Cadillac Fleetwood Models & History 1973

This article is about Cadillac Fleetwood. For the upscale Brougham version, see Cadillac Fleetwood Brougham. For the Brougham as a separate model, see Cadillac Brougham. For the limited-production series often carrying the Fleetwood name, see Cadillac Sixty Special.

The Cadillac Fleetwood is a model of luxury car that was manufactured by the Cadillac division of General Motors between 1976 and 1996. The “Fleetwood” name was previously used as a prefix on several of Cadillac’s models dating back to 1935. Four-door Fleetwoods generally had longer wheelbases than Cadillac’s more common Series 62 and DeVille models.

Through 1984, all Fleetwood series cars were rear-wheel drive. Between 1985 and 1992, the Fleetwood name was used on new front-wheel drive models that were closely related to the concurrent DeVille. The older RWD Fleetwood was also kept in production through 1992; it was first known as the Fleetwood Brougham through 1987 and from then on as simply Brougham. In 1987, a stretched-wheelbase version of the front-wheel drive model joined the lineup as the Fleetwood 60 Special, a name which was last used as a trim level on the 1970 Fleetwood. In 1993, a new rear-wheel drive Fleetwood was introduced and was built through 1996.

Before 1934, all Cadillac models could be ordered with bodies built by the General Motors Fleetwood coachbuilding operation in Fleetwood, Pennsylvania. Between 1935 and 1941, cars bearing the Fleetwood name were assembled there.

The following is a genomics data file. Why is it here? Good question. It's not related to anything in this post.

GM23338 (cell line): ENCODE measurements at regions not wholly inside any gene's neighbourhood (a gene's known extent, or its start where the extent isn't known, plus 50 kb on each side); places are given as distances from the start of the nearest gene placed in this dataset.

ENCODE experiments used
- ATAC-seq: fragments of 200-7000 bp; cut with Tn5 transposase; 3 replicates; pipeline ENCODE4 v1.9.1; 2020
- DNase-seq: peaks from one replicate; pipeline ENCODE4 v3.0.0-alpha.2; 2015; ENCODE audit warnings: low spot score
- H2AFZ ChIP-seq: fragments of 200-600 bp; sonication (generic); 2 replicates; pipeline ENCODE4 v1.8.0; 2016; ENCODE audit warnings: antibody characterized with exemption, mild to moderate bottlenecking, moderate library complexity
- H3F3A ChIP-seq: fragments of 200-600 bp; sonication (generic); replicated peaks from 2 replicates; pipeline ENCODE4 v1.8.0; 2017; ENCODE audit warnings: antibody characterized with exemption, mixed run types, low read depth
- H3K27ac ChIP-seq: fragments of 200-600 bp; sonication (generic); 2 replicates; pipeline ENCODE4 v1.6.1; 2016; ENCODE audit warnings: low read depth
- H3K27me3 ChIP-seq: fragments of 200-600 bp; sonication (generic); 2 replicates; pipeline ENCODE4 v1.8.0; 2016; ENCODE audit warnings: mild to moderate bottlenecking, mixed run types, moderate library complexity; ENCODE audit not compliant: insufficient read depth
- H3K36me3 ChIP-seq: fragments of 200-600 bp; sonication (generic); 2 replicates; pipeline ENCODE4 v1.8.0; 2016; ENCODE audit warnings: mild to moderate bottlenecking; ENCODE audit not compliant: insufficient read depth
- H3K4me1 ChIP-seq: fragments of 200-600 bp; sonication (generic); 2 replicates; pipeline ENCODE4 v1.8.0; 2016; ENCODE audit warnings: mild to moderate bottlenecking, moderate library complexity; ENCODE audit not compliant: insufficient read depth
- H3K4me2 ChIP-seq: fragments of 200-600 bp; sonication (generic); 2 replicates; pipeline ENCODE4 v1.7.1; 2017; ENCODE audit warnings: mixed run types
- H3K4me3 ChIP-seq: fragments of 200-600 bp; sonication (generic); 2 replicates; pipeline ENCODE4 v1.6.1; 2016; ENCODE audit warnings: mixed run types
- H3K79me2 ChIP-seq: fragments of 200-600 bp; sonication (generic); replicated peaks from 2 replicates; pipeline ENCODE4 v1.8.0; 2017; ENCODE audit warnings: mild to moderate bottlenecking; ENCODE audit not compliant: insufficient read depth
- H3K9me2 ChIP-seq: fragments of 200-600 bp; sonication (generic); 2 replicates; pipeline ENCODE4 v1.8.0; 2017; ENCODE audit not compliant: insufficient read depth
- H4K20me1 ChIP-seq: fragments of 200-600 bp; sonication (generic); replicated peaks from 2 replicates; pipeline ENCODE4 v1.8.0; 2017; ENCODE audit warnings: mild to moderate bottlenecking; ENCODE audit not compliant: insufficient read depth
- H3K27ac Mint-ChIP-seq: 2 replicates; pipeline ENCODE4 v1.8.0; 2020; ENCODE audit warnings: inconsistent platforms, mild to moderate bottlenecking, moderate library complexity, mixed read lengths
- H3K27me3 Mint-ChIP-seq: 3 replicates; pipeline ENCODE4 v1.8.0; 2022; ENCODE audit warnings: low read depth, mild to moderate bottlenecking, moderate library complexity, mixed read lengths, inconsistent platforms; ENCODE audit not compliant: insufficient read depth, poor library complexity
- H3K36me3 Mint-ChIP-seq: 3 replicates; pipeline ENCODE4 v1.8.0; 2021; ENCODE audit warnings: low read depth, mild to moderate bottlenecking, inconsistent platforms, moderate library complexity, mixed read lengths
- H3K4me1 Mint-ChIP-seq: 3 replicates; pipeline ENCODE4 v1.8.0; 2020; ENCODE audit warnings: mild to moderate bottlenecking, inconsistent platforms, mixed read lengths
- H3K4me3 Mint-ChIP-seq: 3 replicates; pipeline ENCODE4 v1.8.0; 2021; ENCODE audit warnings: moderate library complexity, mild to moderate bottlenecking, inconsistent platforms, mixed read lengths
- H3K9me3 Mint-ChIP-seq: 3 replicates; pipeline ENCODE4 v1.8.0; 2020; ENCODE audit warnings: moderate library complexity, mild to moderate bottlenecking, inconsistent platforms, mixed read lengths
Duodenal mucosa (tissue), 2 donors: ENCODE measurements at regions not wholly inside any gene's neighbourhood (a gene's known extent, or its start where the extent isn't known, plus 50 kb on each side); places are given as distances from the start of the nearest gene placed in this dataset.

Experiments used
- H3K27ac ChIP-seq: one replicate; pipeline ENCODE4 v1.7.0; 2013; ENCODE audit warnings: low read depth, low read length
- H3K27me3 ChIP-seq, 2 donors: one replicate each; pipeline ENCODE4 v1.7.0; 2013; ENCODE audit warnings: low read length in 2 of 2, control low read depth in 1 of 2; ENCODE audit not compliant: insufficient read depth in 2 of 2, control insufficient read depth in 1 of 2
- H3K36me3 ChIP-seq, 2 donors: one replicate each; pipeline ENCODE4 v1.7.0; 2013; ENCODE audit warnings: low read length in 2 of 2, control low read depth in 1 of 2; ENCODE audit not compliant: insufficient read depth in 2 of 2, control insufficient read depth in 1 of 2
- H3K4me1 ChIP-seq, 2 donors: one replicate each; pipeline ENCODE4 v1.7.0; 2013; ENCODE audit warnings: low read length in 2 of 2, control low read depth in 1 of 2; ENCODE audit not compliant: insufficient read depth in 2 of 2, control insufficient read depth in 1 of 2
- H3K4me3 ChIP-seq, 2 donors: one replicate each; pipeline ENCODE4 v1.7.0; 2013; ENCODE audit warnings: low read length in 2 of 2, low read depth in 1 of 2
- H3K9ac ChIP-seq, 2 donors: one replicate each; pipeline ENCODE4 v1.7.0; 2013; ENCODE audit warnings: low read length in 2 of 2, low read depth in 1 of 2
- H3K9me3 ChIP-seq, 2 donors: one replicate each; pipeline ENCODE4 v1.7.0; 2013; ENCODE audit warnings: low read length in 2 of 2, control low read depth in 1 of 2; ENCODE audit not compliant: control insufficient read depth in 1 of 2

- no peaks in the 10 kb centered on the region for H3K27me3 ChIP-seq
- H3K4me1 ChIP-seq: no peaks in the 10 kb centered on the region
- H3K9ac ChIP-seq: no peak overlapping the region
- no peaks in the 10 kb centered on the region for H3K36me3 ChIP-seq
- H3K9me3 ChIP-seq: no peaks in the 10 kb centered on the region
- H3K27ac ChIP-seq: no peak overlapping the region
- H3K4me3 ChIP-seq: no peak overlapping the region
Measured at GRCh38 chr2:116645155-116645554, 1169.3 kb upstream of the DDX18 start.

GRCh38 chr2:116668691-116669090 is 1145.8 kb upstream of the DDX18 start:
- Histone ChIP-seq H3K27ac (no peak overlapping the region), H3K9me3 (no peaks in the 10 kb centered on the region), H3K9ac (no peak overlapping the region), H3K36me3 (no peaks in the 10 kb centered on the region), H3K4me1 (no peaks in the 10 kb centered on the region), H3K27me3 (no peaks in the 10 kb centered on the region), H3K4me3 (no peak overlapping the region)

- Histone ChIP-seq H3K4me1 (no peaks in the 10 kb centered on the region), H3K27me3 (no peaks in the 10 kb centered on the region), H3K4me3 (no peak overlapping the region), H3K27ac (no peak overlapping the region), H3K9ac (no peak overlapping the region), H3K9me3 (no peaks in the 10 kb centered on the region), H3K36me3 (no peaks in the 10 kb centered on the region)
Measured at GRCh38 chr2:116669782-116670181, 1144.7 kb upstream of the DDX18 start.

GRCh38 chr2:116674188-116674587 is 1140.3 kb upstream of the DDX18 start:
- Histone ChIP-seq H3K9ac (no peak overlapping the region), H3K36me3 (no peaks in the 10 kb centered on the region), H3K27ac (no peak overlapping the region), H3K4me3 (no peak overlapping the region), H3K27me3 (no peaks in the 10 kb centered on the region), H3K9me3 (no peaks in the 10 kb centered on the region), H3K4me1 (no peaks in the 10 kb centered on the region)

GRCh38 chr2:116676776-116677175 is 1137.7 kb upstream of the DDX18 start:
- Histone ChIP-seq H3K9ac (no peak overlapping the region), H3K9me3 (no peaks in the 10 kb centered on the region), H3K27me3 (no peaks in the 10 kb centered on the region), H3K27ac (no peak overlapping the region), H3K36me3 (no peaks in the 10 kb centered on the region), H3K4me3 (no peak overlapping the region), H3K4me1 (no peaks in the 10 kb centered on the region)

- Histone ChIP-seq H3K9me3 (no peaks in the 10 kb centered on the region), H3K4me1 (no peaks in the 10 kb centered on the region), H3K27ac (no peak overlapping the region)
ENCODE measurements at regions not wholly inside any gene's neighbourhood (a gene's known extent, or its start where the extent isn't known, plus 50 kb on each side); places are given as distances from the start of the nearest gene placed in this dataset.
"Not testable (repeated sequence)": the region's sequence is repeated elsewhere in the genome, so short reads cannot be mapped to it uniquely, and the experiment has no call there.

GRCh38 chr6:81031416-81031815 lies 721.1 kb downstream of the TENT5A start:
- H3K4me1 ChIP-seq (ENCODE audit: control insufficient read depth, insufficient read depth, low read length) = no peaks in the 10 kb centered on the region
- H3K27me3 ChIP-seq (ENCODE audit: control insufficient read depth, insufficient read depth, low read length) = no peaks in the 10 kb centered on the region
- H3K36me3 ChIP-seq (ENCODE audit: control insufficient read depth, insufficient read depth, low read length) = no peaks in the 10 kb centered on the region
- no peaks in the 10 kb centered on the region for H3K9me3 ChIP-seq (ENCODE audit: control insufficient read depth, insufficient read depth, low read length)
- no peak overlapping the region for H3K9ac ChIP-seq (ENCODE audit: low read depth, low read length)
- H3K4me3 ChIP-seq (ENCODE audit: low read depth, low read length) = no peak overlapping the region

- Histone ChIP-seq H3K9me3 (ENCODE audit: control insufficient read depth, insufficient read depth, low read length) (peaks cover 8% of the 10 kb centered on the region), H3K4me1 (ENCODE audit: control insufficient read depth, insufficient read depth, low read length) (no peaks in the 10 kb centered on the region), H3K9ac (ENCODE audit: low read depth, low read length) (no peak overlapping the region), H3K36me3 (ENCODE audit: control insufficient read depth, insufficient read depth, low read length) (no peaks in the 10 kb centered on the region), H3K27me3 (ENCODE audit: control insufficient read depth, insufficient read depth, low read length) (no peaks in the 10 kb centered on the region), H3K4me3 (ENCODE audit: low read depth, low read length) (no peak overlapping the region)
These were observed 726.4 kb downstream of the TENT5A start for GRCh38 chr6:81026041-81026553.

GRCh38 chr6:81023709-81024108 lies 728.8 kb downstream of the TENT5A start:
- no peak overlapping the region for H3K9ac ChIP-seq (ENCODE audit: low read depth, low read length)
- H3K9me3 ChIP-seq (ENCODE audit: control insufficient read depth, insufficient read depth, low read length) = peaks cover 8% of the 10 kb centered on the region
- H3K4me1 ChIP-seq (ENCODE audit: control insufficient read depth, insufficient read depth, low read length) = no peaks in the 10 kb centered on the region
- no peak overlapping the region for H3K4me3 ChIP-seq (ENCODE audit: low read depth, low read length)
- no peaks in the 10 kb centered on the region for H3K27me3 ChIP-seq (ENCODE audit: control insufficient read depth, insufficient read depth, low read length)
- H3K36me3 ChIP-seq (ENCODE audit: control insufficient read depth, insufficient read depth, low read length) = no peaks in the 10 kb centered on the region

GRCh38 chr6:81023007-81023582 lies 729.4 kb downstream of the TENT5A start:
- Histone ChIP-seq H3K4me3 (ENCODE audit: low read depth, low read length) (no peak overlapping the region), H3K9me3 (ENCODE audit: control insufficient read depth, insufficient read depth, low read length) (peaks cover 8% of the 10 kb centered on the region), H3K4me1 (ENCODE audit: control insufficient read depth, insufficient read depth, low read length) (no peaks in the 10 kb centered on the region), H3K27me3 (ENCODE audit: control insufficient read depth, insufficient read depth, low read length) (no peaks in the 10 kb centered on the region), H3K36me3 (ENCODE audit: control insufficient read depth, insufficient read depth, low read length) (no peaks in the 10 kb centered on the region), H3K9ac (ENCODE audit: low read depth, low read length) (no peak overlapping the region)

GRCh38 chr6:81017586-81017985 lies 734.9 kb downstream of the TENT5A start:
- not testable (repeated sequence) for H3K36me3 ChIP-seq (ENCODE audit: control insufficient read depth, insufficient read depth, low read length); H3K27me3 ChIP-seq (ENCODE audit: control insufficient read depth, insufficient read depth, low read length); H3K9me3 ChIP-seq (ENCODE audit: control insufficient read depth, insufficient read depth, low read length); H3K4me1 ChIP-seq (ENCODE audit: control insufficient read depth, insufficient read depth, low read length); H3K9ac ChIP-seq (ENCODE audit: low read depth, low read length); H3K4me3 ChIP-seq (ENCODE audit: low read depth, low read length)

Pre-history 1916–1924

Lawrence P. Fisher was the Fisher brother most closely involved with Cadillac in its early years. In 1916 he joined the Fisher Body Company that had been formed by two of his brothers in 1908. Larry (as people knew him) was one of four of the seven Fisher brothers who brought Fisher Body Corporation under the General Motors umbrella in 1919. In May 1925 Alfred P. Sloan, then the head of General Motors, appointed Fisher as Cadillac General Manager, an office he retained through 1934. Fisher immediately went to work adding exclusive, custom bodies to the Cadillac range. Thus, he oversaw the purchase of the Fleetwood Metal Body Company by the Fisher Body Corporation in September 1925.[1]

The Fleetwood Body Company of Fleetwood, Pennsylvania, was founded by Harry Urich in the nineteenth century. It began as a small community of craftsmen founded by Henry Fleetwood, Esq. of Penwortham, near Lancaster, England (the Fleetwood family flourished in England in the 17th and 18th centuries). The rich traditions of 300 years of coach-building that the Fleetwood Body Company applied to its work on cars secured for it a high reputation in automobile circles worldwide by the 1920s.[1] Coachwork was built by Fleetwood for a variety of luxury makes through 1924.

After the Fisher Body Corporation purchased the Fleetwood Body Company in 1925, Fleetwood bodies were reserved exclusively for Cadillac. By 1929 GM had purchased the remaining stock holdings of the Fisher Body Corporation and thus became sole owner of both the Fisher and Fleetwood companies.[1] From 1927 through 1934 all Cadillac series offered Fleetwood bodies as an option.

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